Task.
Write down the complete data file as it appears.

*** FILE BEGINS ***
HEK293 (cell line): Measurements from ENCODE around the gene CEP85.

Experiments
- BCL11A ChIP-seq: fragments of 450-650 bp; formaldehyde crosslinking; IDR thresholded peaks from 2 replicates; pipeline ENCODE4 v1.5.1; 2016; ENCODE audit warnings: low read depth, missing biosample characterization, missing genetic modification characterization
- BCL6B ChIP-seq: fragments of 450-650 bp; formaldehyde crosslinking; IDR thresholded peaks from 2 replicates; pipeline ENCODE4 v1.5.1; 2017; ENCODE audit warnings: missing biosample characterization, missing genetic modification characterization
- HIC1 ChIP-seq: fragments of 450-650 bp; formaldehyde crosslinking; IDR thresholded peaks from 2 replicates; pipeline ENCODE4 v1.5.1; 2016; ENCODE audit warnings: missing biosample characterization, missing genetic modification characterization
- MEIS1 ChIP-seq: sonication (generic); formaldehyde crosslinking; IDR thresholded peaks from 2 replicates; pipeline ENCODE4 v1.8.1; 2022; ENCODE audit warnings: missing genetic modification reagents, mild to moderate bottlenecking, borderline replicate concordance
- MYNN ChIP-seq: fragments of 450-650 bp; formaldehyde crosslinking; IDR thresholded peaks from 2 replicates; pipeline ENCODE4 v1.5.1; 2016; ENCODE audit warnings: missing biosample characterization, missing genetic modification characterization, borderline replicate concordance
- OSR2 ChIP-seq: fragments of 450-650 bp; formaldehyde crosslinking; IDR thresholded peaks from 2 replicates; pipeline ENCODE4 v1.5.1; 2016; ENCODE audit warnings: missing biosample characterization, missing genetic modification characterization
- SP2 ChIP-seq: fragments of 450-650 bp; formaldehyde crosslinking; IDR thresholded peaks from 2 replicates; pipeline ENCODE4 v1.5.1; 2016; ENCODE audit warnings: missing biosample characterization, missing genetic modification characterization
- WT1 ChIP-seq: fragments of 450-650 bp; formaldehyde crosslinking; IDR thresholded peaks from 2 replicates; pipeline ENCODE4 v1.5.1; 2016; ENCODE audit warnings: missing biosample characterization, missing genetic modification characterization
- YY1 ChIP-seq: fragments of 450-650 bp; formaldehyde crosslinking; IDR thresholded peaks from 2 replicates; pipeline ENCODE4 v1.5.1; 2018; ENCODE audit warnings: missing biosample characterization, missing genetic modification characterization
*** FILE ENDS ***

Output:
HEK293 (cell line): Measurements from ENCODE around the gene CEP85.

Experiments
- BCL11A ChIP-seq: fragments of 450-650 bp; formaldehyde crosslinking; IDR thresholded peaks from 2 replicates; pipeline ENCODE4 v1.5.1; 2016; ENCODE audit warnings: low read depth, missing biosample characterization, missing genetic modification characterization
- BCL6B ChIP-seq: fragments of 450-650 bp; formaldehyde crosslinking; IDR thresholded peaks from 2 replicates; pipeline ENCODE4 v1.5.1; 2017; ENCODE audit warnings: missing biosample characterization, missing genetic modification characterization
- HIC1 ChIP-seq: fragments of 450-650 bp; formaldehyde crosslinking; IDR thresholded peaks from 2 replicates; pipeline ENCODE4 v1.5.1; 2016; ENCODE audit warnings: missing biosample characterization, missing genetic modification characterization
- MEIS1 ChIP-seq: sonication (generic); formaldehyde crosslinking; IDR thresholded peaks from 2 replicates; pipeline ENCODE4 v1.8.1; 2022; ENCODE audit warnings: missing genetic modification reagents, mild to moderate bottlenecking, borderline replicate concordance
- MYNN ChIP-seq: fragments of 450-650 bp; formaldehyde crosslinking; IDR thresholded peaks from 2 replicates; pipeline ENCODE4 v1.5.1; 2016; ENCODE audit warnings: missing biosample characterization, missing genetic modification characterization, borderline replicate concordance
- OSR2 ChIP-seq: fragments of 450-650 bp; formaldehyde crosslinking; IDR thresholded peaks from 2 replicates; pipeline ENCODE4 v1.5.1; 2016; ENCODE audit warnings: missing biosample characterization, missing genetic modification characterization
- SP2 ChIP-seq: fragments of 450-650 bp; formaldehyde crosslinking; IDR thresholded peaks from 2 replicates; pipeline ENCODE4 v1.5.1; 2016; ENCODE audit warnings: missing biosample characterization, missing genetic modification characterization
- WT1 ChIP-seq: fragments of 450-650 bp; formaldehyde crosslinking; IDR thresholded peaks from 2 replicates; pipeline ENCODE4 v1.5.1; 2016; ENCODE audit warnings: missing biosample characterization, missing genetic modification characterization
- YY1 ChIP-seq: fragments of 450-650 bp; formaldehyde crosslinking; IDR thresholded peaks from 2 replicates; pipeline ENCODE4 v1.5.1; 2018; ENCODE audit warnings: missing biosample characterization, missing genetic modification characterization